Why we were founded: The P.I.A. project was founded to be the vehicle for fixing a specific problem: Native Hawaiians and other Pacific Islanders are underrepresented in higher education, but they can't apply to most academic programs for underrepresented minorities. We want to raise awareness about this disconnect, and work with the leaders at underrepresented minority programs so this problem can be solved, one scholarship at a time.

Why does it matter: The exclusion of Native Hawaiians and other Pacific Islanders from underrepresented minority scholarships matters because education matters. Education is a path to prosperity, well-being, and opportunity. It's no coincidence that America's underrepresented minority groups also have the poorest health outcomes and the highest poverty rates. Pacific Islanders already have the challenges that are associated with being an underrepresented minority. Why should they also be excluded from the programs that were designed to help them?

Our Model: The P.I.A. project is something of an experiment. Can a nonprofit run entirely by volunteers, with a budget of a few hundred dollars a year, make a difference on a national scale if they focus their resources on solving a specific problem that holds back a community in need? We started as a small, focused, all-volunteer organization, and today that's still what we are.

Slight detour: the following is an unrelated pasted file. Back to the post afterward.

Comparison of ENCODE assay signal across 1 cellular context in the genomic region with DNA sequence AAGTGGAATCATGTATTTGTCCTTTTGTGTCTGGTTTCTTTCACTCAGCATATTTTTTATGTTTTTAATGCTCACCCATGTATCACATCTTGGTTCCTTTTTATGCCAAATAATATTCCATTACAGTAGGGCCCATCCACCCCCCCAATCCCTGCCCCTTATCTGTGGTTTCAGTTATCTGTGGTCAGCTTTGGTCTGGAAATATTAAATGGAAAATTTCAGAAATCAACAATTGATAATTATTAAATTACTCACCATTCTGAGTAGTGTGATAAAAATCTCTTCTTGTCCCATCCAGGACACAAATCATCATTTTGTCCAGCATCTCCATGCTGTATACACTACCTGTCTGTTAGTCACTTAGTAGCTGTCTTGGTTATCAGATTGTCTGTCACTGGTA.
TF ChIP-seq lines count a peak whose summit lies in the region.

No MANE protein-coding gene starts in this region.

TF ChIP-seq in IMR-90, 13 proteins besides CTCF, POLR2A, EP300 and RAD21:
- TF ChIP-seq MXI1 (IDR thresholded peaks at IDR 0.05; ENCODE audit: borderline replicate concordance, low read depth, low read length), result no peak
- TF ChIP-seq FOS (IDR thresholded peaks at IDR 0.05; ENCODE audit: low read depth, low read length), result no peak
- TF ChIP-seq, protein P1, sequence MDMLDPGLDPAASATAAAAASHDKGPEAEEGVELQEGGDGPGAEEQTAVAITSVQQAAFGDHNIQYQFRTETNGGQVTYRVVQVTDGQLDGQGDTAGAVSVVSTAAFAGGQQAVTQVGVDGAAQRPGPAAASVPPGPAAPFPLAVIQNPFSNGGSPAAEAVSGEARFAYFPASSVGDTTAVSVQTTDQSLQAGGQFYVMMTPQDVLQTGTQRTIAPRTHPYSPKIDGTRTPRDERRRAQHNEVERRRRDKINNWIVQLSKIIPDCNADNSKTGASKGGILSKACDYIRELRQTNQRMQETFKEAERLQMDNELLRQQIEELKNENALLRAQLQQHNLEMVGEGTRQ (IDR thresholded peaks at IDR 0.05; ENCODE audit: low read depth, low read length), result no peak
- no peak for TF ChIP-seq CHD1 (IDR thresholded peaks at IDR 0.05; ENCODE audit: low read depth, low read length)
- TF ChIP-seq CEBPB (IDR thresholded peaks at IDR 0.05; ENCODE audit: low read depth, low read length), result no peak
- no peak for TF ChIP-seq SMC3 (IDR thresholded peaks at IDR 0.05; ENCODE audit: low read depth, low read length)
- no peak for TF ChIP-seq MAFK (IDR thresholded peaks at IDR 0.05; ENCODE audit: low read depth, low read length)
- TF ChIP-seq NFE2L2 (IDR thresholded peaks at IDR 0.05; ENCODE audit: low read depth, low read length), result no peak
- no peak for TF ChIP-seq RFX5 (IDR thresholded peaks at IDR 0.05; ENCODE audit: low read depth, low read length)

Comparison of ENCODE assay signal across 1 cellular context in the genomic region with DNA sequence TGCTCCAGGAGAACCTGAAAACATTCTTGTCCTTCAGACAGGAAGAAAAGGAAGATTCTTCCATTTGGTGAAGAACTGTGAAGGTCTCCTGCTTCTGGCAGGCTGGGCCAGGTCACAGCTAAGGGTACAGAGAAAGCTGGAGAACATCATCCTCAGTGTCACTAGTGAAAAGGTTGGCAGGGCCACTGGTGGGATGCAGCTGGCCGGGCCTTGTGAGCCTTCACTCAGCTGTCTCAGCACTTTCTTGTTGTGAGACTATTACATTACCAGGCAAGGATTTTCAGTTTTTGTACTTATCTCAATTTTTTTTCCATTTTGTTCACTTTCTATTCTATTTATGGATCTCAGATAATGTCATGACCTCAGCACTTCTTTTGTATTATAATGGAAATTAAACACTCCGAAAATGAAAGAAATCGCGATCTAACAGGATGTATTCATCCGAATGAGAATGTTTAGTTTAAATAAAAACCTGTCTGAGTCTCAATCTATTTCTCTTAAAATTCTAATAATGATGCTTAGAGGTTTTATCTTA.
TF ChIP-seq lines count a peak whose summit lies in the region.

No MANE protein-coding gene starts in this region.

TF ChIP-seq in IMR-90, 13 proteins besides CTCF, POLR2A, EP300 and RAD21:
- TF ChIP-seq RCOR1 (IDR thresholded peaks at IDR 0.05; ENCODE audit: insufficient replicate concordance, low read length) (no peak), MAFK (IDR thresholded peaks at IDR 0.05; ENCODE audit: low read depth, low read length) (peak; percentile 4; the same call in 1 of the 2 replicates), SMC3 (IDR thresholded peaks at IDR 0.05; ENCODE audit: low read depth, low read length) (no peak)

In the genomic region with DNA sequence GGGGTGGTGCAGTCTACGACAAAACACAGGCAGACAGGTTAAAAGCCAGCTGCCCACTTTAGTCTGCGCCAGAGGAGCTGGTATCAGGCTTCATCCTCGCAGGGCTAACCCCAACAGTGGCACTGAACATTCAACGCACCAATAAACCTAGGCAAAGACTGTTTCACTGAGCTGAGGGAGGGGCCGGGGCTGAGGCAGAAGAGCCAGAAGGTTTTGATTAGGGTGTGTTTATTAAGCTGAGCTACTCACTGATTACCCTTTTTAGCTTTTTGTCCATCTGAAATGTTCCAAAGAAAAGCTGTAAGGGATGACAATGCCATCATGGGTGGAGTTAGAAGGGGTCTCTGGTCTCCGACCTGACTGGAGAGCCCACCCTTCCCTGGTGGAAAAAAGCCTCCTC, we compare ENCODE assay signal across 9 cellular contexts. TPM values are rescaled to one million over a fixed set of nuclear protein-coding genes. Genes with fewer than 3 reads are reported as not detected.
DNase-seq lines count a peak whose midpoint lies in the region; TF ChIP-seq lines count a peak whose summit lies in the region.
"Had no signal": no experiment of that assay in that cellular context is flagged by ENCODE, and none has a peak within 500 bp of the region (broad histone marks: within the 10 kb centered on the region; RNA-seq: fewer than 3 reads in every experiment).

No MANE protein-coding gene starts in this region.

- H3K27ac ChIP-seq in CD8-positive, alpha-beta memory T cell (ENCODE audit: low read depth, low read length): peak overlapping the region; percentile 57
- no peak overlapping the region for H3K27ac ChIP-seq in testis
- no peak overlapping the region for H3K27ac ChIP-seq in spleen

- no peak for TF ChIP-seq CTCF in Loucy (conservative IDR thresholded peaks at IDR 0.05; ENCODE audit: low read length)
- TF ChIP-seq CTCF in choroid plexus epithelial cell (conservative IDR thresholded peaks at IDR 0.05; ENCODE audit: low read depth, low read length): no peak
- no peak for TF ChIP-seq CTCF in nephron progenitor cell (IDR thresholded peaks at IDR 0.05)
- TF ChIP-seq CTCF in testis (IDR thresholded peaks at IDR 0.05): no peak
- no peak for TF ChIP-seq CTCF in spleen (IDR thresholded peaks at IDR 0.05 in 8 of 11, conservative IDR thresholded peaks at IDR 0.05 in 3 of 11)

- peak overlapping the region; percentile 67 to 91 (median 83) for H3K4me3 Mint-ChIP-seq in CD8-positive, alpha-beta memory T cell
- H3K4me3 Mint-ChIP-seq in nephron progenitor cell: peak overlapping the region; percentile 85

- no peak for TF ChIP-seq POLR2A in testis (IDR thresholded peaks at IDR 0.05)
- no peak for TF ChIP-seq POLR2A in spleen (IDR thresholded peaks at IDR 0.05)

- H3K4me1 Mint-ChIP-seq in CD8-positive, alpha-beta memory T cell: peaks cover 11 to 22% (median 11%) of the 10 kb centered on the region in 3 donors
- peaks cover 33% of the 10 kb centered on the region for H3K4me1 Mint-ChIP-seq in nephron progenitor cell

Our Goals

1.) Make the facts about Pacific Islander underrepresentation available 

Done, and we're doing more!

That's what this blog, and all of the resources on this website are all about. We've developed a special section to help underrepresented minority programs learn about Pacific Islanders, a 101 for all of our readers, and weekly posts about America's growing Native Hawaiian and other Pacific Islander community.

2.) Raise awareness of the growing recognition of Pacific Islander underrepresentation

Done, and again, we're doing more!

Through this website, our readers have seen that between 2004 and 2012, the percentage of underrepresented minority programs that recognized Pacific Islanders increased from 21 to 28 percent.  More notably, they saw that since we started contacting those programs a few months ago, that percentage grew again from 28 to 32 percent.